Be like Benedict – Genevieve Gannon

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By Genevieve Gannon

If the frustration of your creative endeavour is getting you down, look to Benedict Cumberbatch, writes Genevieve Gannon.

You’ve written your book, one of the big five publishing houses said it was good enough to release and now it’s out there in the world. But the accolades and riches haven’t been quite as forthcoming as you’d first hoped, and no literary festivals have come a-calling.

For emerging authors struggling against a tide of indifference, this can be incredibly dispiriting. Having been through this process twice now, my advice is to lie back and think of Benedict Cumberbatch. Not in the biblical sense, but as an artist who recently graced two-storey-tall billboards to promote his blockbusters movie Doctor Strange after years of quietly pursuing his craft.

We know and love Cumberbatch for his portrayal of Sherlock Holmes and a slew of acclaimed roles that followed this break-out performance. His turn as the detective mastermind has attracted the type of mania usually reserved for rock stars and royalty. (There’s a thriving community of fans who call themselves Cumberbitches.)

But if you scroll back through his IMDB filmography you’ll see he persevered for years and years before achieving notoriety. His story is not unique in the creative industry. Anyone who has ever been labelled an overnight success will tell you there’s no such thing.

Consider this, in 2007 Cumberbatch played the small but pivotal role of Paul Marshall in Joe Wright’s film Atonement. It was his 18th role and followed a string of supporting characters he played since his screen debut in 2002. Cumberbatch is chillingly pitch perfect as the sinister predator Paul Marshall. Yet it wasn’t until 2010 that he was cast as Sherlock Holmes – the role that many say made him.

As novelists we seek the validation that comes from people instantly recognising the inherent brilliance in our writing. When it comes to creative work, there is a sense that those who succeed do so because of an in-born talent, and that glory will come instantly or not at all. But it’s a job, a trade. And like being a surgeon, or a property valuator or a baker you need to learn your craft. I learnt that from global best-seller Maeve Binchy, who wrote about her life as an author in The Writer’s Club.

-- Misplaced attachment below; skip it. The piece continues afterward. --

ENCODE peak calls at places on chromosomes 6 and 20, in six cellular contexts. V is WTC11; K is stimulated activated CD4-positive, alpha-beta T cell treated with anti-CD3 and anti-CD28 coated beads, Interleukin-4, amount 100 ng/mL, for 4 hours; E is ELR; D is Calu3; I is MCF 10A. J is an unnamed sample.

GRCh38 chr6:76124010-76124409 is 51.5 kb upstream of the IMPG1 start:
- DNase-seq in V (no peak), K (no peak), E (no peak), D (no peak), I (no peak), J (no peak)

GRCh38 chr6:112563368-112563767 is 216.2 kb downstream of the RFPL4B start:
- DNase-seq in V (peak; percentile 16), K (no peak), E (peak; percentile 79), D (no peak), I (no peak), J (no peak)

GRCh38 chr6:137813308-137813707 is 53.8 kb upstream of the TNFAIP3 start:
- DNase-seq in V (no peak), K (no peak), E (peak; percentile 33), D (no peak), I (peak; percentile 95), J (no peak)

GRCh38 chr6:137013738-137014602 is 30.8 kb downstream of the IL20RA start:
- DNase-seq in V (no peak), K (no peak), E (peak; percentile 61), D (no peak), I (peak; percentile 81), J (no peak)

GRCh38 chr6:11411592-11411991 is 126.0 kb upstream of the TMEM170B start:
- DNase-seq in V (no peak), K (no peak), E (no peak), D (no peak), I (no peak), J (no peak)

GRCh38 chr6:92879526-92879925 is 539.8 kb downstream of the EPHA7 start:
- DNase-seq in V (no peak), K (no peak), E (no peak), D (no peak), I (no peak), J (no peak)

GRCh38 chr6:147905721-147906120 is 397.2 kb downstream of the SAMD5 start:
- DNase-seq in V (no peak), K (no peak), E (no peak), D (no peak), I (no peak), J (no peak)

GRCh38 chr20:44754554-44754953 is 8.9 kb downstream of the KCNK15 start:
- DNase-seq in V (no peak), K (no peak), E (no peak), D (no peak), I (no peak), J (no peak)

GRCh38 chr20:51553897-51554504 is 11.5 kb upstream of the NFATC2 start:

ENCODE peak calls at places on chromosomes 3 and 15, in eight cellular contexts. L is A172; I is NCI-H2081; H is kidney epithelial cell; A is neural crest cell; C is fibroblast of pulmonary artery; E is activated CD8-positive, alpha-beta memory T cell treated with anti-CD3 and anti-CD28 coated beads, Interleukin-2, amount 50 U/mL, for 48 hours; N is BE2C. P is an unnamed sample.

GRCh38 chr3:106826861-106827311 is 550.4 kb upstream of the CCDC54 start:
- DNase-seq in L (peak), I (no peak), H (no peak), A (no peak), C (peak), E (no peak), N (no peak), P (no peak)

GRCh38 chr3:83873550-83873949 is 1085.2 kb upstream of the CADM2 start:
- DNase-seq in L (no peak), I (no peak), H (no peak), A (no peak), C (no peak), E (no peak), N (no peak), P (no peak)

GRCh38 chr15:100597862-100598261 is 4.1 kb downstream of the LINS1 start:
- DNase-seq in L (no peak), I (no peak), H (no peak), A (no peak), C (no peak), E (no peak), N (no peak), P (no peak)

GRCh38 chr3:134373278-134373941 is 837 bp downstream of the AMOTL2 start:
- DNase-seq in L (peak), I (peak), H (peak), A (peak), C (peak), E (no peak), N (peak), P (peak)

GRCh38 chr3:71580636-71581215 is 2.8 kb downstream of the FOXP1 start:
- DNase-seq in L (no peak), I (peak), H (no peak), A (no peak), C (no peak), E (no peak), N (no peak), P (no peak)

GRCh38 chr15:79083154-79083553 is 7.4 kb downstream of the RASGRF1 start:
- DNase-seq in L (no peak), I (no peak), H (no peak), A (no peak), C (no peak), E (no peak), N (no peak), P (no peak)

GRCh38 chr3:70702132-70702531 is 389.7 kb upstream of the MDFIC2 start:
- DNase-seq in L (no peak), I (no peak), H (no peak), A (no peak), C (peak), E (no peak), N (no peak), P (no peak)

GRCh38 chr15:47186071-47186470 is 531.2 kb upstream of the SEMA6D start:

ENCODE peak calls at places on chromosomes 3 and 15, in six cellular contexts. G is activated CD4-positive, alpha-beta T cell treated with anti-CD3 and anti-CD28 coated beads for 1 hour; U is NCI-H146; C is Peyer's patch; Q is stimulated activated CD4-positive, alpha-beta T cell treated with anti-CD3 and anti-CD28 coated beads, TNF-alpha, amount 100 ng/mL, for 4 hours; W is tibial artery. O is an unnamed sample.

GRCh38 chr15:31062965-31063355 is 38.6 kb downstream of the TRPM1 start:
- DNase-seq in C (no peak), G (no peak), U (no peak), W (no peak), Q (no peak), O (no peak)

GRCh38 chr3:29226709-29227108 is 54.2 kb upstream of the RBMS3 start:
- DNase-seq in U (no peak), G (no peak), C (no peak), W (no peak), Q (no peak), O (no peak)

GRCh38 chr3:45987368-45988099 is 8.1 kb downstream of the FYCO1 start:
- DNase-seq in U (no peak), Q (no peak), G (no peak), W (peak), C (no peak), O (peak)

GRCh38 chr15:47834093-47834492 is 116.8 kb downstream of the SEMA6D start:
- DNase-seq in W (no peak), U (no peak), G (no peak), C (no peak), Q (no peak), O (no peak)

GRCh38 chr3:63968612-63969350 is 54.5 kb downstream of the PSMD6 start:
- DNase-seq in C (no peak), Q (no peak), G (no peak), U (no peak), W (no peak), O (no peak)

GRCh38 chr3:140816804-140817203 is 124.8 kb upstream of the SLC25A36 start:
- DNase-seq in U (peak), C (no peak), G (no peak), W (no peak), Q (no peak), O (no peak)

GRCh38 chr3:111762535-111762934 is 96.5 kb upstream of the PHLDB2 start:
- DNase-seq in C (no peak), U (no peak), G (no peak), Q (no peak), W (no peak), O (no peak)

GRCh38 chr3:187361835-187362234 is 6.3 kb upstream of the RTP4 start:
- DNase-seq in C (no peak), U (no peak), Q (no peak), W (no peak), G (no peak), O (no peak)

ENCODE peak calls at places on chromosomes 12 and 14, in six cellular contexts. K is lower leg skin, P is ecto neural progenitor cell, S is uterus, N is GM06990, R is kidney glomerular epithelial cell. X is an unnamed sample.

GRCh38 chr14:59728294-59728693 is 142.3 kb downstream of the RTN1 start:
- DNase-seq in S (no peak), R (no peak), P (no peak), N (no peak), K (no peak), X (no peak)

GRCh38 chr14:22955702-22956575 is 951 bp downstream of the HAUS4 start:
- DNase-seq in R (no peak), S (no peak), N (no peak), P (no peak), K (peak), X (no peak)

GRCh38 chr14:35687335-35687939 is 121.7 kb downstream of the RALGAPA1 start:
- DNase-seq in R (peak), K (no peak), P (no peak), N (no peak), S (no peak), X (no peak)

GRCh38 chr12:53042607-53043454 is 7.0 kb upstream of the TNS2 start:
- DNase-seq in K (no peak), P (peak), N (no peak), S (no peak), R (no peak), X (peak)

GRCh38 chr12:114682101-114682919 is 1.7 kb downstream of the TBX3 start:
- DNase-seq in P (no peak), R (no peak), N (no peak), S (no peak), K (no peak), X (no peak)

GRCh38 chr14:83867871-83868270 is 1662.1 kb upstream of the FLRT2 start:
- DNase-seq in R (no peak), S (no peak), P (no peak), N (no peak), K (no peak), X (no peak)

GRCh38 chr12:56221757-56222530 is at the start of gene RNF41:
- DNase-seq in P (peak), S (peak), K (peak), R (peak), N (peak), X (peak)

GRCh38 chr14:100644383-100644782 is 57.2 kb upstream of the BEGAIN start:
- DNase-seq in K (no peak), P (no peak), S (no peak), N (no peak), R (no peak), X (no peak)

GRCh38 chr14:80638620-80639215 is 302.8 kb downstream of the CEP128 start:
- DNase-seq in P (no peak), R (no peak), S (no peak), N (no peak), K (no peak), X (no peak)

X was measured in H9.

Where creative pursuits deviate from more traditional professions is that the pathway is less clear, which is why it is helpful to look to other artists for guidance – even those pursing different disciplines. If you look to those who have succeeded you’ll see they develop, they grow. They make mistakes and try again. You may need to weather a few withering reviews. Read them closely. Learn from them. Use them to make yourself and your work stronger.

Where would Madonna be if she released her first album and thought: ‘What a great effort. I’m going to retire to the Maldives and enjoy my success’?

What if Bowie had stopped singing after the release of Space Oddity?

Author Lionel Shriver told the Melbourne Writers Festival last year that she nearly gave up after her sixth published novel Double Fault was a commercial failure. She wavered but didn’t succumb to doubt. Her next book was We Need to Talk about Kevin. It won the Orange prize, sold in the millions and was adapted into a film starring Tilda Swinton.

Writing in the Guardian, Shriver described how the book was rejected by publisher after publisher and ultimately caused her to leave her agent who suggested a massive re-write. She stuck to her guns and a bestseller was born.

Hindsight is a funny thing. Given the heights of stardom we’ve seen Shriver and Cumberbatch achieve, it is difficult to imagine their success was ever anything but a fait accompli. But the road for each was a long one, and the eight years between Cumberbatch’s screen debut in the 2002 television movie Fields of Gold and when he became Sherlock were surely full of despondent moments and doubt.

So whenever it feels like you’re getting nowhere and never will, persevere. Think of Doctor Strange, and Kevin and Madonna and remember to be like Benedict.


Genevieve Gannon is the author of Husband Hunters and Chasing Christ Campbell. Her third novel, The First Year, is available as an ebook now.

www.genevievegannon.net

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